The House of Representatives' Veterans' Affairs committee says that veterans play a key role in domestic violent extremism and charges two key agencies to do more in addressing the problem.
In a report released Thursday, the congressional committee says that "empirical evidence suggests that individuals with military backgrounds have become increasingly involved with violent extremist plots and attacks in recent years." The report says data shows veterans were overrepresented in all domestic terror plots and attacks since 2015, as well as the Jan. 6 U.S. Capitol riot.
Although some of the findings -- especially data about the number of veterans who took part in Jan. 6 -- have been discussed in reports before, the committee also calls on both the Departments of Defense and Veterans Affairs to develop more intervention programs to help both active-duty service members and veterans avoid being lured by violent extremism.
The committee says that, in the last 30 years, extremists with military backgrounds have killed 314 people and injured another 1,978. More alarmingly, the report says that the average number of people with military backgrounds who commit crimes of extremism "more than quadrupled" between 2010 and 2022.
Although a large portion of that jump can be attributed to the mayhem and destruction on Jan. 6, even if that attack is excluded, the last decade has seen more than a doubling of extremist crime.
The congressional report also echoes what many advocates and experts have previously said on the issue to committees in Congress as well as media outlets: While the number of veterans who join these groups is small, when they do, it gives "groups an air of credibility, aids in further recruitment, and has a force-multiplier effect."
To deal with the issue, the committee says that "the Departments of Defense and Veterans Affairs ... should infuse early prevention and intervention programs, as well as civics education, into the training that active duty service servicemembers and veterans receive before, during, and after their separation from the military."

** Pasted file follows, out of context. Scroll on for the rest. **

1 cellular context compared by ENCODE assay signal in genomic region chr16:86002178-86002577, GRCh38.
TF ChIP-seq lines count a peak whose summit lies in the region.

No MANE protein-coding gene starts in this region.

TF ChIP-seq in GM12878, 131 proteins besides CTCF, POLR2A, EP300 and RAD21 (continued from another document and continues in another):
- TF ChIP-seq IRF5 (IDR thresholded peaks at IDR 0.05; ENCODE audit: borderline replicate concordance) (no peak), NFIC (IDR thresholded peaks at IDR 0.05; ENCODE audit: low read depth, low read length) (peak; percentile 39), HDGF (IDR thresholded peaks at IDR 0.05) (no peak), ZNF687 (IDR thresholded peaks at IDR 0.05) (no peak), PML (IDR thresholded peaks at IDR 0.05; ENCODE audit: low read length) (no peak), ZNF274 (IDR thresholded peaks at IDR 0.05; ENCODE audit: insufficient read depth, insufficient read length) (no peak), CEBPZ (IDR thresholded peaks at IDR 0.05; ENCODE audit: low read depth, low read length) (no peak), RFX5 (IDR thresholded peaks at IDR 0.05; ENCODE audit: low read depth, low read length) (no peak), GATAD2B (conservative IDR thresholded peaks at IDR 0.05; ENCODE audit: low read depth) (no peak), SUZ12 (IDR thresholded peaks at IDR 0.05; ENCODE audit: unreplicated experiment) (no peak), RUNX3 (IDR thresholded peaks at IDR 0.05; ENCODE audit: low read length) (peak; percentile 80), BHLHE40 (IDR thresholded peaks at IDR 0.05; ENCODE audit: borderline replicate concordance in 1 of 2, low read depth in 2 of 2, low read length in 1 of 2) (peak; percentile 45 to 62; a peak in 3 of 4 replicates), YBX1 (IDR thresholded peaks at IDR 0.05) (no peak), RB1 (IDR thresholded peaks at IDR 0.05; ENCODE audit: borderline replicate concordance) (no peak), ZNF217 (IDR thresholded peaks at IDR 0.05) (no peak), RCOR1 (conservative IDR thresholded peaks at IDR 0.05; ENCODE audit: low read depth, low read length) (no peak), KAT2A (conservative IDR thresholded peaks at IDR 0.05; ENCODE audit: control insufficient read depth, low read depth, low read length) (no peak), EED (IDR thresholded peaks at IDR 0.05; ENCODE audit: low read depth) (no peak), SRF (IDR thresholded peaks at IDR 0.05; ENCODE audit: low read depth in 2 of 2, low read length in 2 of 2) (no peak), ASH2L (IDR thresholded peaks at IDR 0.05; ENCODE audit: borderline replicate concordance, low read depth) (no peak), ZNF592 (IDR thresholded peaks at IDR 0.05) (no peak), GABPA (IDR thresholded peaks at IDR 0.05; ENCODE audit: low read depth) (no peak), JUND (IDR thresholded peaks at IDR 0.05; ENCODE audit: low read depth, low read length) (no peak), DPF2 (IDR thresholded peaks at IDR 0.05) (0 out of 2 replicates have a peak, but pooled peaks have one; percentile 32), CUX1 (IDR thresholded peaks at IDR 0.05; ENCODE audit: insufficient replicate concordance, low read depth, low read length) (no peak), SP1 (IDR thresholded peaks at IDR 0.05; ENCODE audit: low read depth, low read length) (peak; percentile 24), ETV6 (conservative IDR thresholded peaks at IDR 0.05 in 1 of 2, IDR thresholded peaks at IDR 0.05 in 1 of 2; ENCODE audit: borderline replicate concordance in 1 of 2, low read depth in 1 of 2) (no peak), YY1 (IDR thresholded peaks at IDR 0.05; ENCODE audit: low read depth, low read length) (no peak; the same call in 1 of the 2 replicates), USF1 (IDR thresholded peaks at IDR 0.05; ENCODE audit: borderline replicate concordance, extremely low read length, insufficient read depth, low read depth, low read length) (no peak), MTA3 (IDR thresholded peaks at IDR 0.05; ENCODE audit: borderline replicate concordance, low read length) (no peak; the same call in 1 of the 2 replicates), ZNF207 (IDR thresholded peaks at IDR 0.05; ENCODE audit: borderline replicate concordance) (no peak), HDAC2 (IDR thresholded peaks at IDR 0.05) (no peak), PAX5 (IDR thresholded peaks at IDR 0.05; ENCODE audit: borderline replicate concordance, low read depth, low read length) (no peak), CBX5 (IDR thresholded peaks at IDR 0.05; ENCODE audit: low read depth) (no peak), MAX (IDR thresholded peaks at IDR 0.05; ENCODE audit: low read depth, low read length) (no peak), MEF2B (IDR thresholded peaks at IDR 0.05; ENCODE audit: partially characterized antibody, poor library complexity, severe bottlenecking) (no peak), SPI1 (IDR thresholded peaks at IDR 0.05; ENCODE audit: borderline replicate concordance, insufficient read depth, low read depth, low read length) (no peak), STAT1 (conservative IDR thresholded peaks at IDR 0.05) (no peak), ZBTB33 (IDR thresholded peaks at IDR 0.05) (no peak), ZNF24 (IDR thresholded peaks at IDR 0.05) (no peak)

The report also recommends the VA train staff to identify and assist veterans who are at risk while suggesting Congress better fund programs that help struggling vets with meeting their basic needs since they are "related to veterans' risk of becoming involved with violent extremism."
The National Defense Strategy, a Pentagon-wide document released Thursday that explains the president's national security priorities, also emphasized that the department "will seek to eradicate all forms of extremism in our ranks," although that was the entirety of the topic's mention in the 23-page document.
However, it is not likely that Congress will act swiftly or decisively on this issue. The topic has long exposed partisan divides, with Republicans frequently arguing that the issue is either too small to need addressing or too offensive to veterans to merit discussion.
Meanwhile, as the annual National Defense Authorization Act legislation makes its way through Congress, every single House Republican voted against an amendment that would have called for the heads of the FBI, Department of Homeland Security and DoD to produce a report that looks at how much white supremacist or neo-Nazi activity is going on in the military.
Ultimately, despite the goals the Veterans' Affairs Committee is setting for its fellow lawmakers and leaders in the Pentagon and the halls of the VA, it's possible dealing with extremists in the ranks will fall to those outside of government.
The report optimistically notes that "Peer support, including support from other veterans, military families, and veterans service organizations, is vital to countering the threat of domestic violent extremism."
-- Konstantin Toropin can be reached at firstname.lastname@example.org. Follow him on Twitter @ktoropin.